Faith in Our Efforts
At a Glance:
HKI-DRC's Marguerite Joseph discusses her experience meeting village mothers who were taking the initiative to bring their children to health centers for vitamin A and deworming capsules.
In my experience working with HKI in the Democratic Republic of Congo, one thing that has been a constant is the positive feedback from partners working on the ground to improve the health and nutrition of children across the country. This has happened time and time again; but for some reason, it always comes when I’m least expecting it. I remember having lunch with a government Nutrition Coordinator responsible for services covering a population of approximately 2.5 million children under the age of five. In the midst of sharing ideas for Vitamin A coverage and the feasibility of using a new strategy in part of the Katanga province, he says to me, “You know that after all these years of working with HKI, there is nothing that would make me want to work with another partner on these campaigns.” As always, the unsolicited comment came as a surprise in the moment, and made me very proud to be affiliated with an organization that comes through, where it counts, on the ground where the real work is taking place.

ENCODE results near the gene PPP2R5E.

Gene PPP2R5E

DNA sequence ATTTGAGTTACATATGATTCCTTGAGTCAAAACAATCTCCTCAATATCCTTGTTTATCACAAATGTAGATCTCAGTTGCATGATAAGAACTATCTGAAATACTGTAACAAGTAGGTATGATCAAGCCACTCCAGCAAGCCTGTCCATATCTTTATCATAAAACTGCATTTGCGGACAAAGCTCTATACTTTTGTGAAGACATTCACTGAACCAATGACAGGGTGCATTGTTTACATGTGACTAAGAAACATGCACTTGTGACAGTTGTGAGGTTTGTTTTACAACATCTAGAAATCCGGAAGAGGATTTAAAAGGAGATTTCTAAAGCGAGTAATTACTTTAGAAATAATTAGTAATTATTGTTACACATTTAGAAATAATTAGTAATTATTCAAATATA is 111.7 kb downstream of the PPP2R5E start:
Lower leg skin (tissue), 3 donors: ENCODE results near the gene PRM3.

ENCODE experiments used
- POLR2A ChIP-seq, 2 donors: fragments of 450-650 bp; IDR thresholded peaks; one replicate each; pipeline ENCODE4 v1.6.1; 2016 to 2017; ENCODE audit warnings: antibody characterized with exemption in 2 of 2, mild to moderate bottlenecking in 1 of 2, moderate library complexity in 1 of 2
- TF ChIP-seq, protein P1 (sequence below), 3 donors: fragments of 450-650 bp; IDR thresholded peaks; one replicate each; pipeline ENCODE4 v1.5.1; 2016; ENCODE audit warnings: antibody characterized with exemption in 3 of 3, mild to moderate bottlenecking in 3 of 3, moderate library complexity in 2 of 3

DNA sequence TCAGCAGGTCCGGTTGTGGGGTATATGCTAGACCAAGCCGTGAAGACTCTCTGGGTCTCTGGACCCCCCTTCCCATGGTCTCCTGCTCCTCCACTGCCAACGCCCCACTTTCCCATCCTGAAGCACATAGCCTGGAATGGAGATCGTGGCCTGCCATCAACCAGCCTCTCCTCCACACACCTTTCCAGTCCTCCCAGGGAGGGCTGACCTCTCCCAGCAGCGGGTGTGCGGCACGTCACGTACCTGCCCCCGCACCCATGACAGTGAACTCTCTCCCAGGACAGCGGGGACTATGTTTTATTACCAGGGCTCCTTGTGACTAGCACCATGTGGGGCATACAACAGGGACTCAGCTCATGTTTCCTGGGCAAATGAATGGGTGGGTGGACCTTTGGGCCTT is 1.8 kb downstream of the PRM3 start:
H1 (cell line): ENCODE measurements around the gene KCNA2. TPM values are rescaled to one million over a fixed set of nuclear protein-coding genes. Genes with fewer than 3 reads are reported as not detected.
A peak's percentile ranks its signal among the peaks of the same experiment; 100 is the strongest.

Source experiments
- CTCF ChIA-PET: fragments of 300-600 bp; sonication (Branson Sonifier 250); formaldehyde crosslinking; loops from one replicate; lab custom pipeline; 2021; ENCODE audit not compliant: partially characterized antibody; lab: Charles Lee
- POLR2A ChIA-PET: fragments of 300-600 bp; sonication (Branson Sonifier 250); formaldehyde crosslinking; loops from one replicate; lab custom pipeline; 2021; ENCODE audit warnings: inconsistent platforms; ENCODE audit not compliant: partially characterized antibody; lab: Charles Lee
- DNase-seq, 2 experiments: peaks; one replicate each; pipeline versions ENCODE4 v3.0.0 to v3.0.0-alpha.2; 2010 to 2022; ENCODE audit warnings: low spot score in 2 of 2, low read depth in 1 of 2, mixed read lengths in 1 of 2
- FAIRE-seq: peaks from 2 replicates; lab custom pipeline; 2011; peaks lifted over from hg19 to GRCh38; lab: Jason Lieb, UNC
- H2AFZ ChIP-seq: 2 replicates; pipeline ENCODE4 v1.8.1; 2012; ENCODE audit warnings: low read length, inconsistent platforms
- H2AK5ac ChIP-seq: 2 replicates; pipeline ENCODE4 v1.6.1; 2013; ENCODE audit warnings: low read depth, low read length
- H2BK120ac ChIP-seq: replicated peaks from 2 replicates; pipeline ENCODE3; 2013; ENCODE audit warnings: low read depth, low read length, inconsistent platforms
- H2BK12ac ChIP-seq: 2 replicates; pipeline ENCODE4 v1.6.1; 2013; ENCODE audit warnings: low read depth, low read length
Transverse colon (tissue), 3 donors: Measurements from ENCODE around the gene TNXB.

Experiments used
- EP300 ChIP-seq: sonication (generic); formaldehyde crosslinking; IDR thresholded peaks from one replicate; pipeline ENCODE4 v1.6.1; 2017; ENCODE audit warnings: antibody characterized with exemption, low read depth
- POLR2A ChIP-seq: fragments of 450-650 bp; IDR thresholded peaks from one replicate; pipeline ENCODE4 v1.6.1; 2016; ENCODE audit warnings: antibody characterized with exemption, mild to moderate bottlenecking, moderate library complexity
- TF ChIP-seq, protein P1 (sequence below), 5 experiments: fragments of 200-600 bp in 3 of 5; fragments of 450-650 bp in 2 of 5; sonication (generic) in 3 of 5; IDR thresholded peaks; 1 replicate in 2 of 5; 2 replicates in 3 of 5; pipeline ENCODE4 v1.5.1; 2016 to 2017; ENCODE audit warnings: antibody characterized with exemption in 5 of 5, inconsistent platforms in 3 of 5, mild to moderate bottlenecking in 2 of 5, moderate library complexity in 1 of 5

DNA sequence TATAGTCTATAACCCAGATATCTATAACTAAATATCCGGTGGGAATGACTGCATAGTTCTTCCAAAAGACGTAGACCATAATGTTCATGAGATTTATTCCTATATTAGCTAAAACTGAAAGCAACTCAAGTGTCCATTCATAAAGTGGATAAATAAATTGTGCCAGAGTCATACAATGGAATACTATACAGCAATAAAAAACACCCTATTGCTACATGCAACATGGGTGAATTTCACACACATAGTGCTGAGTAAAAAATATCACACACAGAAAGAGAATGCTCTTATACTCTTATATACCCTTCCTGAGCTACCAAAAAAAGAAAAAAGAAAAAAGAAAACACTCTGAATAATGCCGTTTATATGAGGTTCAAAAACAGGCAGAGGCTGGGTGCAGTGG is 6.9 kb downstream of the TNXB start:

Our partner’s comment made me remember my last visit to Katanga where, through rain storms and muddy roads, we drove out to various health zones to provide them with extra supplies of Vitamin A and deworming capsules. During that same week, I had taken the opportunity to speak directly to multiple women in two villages where mothers were bringing their young children to a health center for Vitamin A and deworming. I have to say that I was once again very proud of the work that HKI does in training and supporting these health teams, because one after the other, mothers explained to me why they had brought their child for the health service. Their answers to my questions showed that they understood the importance of Vitamin A and the benefits of deworming their children! These were not mothers who had had the benefit of many years of formal school education. Their knowledge, wisdom, and strength to walk the one, two, or three miles at times, to reach these services gave me renewed faith in the fact that our efforts are not wasted. They were doing their part to protect the health of their children and I was proud that we were doing our part to support them.